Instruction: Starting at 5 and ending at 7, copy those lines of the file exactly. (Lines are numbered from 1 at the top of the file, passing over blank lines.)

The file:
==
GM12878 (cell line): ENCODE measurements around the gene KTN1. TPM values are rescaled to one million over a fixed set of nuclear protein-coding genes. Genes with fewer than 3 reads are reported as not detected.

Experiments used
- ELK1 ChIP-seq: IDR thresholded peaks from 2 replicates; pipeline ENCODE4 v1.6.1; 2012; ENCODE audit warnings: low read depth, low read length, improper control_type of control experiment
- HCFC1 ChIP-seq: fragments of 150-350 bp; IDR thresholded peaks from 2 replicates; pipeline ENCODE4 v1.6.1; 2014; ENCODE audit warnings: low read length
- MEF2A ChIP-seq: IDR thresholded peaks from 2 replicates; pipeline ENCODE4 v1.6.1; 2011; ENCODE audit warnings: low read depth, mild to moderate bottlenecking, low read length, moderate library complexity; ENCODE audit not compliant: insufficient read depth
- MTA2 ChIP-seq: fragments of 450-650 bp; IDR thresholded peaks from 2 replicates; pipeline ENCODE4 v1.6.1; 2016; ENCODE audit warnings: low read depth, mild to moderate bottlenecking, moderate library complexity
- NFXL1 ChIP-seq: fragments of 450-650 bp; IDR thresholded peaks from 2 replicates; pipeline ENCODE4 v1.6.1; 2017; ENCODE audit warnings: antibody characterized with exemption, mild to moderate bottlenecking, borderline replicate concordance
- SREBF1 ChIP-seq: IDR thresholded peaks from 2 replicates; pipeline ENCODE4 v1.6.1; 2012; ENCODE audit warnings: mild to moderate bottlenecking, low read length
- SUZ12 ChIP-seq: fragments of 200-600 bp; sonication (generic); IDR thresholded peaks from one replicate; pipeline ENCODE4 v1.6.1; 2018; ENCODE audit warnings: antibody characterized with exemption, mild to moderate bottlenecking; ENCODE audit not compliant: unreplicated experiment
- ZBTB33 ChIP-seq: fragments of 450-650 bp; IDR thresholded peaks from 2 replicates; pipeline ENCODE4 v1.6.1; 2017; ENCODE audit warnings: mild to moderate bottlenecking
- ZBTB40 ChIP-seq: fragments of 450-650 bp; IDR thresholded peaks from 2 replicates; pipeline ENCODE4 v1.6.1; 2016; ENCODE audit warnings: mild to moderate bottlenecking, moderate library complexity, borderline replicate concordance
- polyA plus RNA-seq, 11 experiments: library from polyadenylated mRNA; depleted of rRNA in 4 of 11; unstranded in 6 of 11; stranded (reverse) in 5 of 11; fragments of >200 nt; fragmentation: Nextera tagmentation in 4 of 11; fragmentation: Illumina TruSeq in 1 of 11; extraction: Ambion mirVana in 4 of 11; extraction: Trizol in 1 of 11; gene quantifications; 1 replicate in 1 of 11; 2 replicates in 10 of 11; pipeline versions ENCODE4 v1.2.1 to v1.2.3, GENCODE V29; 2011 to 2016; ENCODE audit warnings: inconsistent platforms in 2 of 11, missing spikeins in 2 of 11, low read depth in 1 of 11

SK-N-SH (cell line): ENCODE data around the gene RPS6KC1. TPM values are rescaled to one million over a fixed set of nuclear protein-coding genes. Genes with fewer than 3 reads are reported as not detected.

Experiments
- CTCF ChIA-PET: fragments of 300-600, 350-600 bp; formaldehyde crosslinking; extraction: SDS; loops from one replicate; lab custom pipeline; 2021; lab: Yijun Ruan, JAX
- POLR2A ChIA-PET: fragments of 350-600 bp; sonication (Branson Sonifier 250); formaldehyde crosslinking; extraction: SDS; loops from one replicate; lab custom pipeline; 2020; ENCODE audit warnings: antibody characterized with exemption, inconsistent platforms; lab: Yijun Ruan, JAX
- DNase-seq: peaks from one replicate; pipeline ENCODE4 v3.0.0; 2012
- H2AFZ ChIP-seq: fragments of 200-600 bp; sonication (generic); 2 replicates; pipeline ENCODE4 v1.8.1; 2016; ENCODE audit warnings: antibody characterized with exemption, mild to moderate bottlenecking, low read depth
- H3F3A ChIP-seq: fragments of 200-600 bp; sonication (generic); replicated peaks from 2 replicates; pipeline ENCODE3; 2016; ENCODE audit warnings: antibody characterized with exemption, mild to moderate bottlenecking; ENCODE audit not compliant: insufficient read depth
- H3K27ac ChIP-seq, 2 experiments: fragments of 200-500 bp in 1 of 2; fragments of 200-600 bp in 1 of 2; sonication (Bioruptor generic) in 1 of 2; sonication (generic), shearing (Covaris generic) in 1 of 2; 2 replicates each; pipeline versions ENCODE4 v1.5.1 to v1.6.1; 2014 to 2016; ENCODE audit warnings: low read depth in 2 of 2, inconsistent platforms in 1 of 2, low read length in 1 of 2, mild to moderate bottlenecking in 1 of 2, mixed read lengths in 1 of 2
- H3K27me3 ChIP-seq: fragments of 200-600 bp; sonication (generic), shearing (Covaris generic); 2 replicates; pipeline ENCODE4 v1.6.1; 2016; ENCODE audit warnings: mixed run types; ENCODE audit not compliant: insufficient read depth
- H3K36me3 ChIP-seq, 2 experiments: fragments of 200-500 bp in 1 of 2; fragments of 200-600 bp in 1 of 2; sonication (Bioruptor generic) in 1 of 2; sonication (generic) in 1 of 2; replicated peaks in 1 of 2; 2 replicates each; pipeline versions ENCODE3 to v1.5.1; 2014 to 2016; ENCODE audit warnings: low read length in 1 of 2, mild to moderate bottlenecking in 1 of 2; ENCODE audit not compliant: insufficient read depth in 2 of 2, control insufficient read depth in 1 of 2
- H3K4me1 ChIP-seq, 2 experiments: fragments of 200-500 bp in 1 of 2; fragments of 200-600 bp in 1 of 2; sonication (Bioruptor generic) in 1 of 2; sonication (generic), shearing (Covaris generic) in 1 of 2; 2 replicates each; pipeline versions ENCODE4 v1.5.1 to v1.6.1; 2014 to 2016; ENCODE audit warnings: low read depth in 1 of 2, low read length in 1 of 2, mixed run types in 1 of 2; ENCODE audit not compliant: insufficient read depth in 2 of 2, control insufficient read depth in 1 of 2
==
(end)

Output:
- MEF2A ChIP-seq: IDR thresholded peaks from 2 replicates; pipeline ENCODE4 v1.6.1; 2011; ENCODE audit warnings: low read depth, mild to moderate bottlenecking, low read length, moderate library complexity; ENCODE audit not compliant: insufficient read depth
- MTA2 ChIP-seq: fragments of 450-650 bp; IDR thresholded peaks from 2 replicates; pipeline ENCODE4 v1.6.1; 2016; ENCODE audit warnings: low read depth, mild to moderate bottlenecking, moderate library complexity
- NFXL1 ChIP-seq: fragments of 450-650 bp; IDR thresholded peaks from 2 replicates; pipeline ENCODE4 v1.6.1; 2017; ENCODE audit warnings: antibody characterized with exemption, mild to moderate bottlenecking, borderline replicate concordance